January 21, 2019 3:05 pm
Updated: January 21, 2019 3:13 pm

Why Turkish NBA star Enes Kanter is afraid for his life

WATCH ABOVE: New York Knicks player Enes Kanter urged U.S. President Donald Trump to be more vocal about human rights in Turkey, after prosecutors in Istanbul requested the basketball player's arrest and extradition over his ties to a U.S.-based cleric. The request prevented Kanter from travelling with the team to compete in a game in London last week.

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New York Knicks star Enes Kanter finds himself fighting for much more than an NBA championship.

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The towering Turkish centre is afraid to leave North America after Turkey requested his arrest and extradition on terror-related charges. Now, Kanter is asking lawmakers in Washington to protect him for speaking out against Turkish President Recep Tayyip Erdogan.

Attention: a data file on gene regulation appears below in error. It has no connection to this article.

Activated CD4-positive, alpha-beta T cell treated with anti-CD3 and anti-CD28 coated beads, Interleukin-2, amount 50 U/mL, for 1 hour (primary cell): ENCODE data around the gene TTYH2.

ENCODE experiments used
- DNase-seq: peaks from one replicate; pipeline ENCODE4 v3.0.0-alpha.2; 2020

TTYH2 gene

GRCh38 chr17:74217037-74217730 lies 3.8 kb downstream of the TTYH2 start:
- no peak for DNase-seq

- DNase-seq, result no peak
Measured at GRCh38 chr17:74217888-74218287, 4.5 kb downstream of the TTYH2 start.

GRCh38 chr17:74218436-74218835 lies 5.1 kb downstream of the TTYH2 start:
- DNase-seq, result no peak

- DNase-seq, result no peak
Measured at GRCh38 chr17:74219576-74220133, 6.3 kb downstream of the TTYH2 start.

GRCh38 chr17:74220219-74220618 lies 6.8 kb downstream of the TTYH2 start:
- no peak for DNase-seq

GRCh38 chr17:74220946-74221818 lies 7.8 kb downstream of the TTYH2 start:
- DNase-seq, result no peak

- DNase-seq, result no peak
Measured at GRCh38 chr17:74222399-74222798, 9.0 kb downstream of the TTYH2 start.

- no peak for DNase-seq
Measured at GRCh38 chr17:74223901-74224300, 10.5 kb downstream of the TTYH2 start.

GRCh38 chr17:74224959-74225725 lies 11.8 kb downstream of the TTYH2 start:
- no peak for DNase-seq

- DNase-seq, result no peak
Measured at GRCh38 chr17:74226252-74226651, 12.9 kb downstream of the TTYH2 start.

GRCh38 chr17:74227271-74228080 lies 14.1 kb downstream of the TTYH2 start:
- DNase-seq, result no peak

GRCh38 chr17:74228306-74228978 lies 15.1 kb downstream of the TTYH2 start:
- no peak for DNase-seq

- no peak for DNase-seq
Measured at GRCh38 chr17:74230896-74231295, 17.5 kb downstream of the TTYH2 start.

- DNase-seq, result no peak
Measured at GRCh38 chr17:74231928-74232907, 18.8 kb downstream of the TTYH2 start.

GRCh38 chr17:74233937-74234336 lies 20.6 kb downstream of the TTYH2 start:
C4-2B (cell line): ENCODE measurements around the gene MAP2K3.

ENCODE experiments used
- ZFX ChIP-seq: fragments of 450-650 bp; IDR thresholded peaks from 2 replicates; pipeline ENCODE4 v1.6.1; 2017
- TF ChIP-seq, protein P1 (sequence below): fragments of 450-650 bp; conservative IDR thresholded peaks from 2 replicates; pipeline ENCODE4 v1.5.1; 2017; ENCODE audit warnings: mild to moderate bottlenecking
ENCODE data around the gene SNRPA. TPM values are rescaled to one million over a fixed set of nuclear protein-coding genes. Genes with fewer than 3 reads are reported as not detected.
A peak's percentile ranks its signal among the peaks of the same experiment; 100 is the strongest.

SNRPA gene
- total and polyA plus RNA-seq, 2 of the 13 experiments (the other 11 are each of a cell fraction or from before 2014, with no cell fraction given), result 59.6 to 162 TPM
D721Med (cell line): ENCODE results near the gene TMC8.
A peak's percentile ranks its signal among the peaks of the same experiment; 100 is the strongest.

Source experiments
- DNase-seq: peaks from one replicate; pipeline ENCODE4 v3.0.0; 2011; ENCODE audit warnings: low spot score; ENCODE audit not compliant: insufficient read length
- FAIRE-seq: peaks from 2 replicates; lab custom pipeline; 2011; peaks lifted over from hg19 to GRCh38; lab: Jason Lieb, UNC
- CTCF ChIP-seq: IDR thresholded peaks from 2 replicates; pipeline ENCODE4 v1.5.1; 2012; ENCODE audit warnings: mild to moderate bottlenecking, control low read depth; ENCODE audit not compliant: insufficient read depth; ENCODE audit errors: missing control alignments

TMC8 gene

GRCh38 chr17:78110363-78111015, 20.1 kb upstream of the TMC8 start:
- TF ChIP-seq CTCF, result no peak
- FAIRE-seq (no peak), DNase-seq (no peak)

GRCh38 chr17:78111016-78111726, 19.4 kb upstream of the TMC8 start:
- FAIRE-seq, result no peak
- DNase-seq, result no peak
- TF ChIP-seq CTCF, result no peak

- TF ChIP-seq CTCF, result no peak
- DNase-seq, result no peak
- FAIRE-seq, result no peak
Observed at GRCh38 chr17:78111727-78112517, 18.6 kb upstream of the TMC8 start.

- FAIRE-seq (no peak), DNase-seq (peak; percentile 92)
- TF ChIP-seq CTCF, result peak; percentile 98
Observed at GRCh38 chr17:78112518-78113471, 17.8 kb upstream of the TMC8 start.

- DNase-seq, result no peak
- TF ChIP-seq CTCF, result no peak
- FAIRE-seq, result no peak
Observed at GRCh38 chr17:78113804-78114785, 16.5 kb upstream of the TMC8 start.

READ MORE: Khashoggi case sheds light on Turkey’s history of spying and surveillance

“There is a chance I could get killed out there,” Kanter told reporters last week, after he decided to skip a Knicks trip to London.

Kanter says he’s spoken to several members of Congress about his case, and he’s hoping to get help from U.S. President Donald Trump.

Kanter, 26, has frequently criticized Turkey’s president in interviews and on Twitter. He referred to Erdogan as “the Hitler of our century” in 2017, and has openly questioned the Turkish president’s record on human rights, freedom and democracy.

WATCH BELOW: NBA’s Enes Kanter compares Erdogan to Hitler

“The advice I prefer comes from Colin Kaepernick‘s Nike ad campaign,” Kanter wrote in an op-ed for The Washington Post last week. “Believe in something, even if it means sacrificing everything.”

WATCH BELOW: Colin Kaepernick appears in controversial Nike ad

The Daily Sabah, a pro-government newspaper, reported on Jan. 15 that Turkish prosecutors are seeking an Interpol “red notice,” which is an international request for arrest and extradition, for Kanter. Turkish prosecutors have accused Kanter of being a member of a terror organization, and of providing financial support to exiled Muslim cleric Fethullah Gulen.

The Turkish government blames Gulen for a failed coup in Turkey in 2016. Gulen, who resides in the U.S., has denied the accusation.

Kanter openly supports Gulen, but he has denied the Turkish government’s allegations of terrorism.

WATCH BELOW: Turkey says Trump working on extraditing Gulen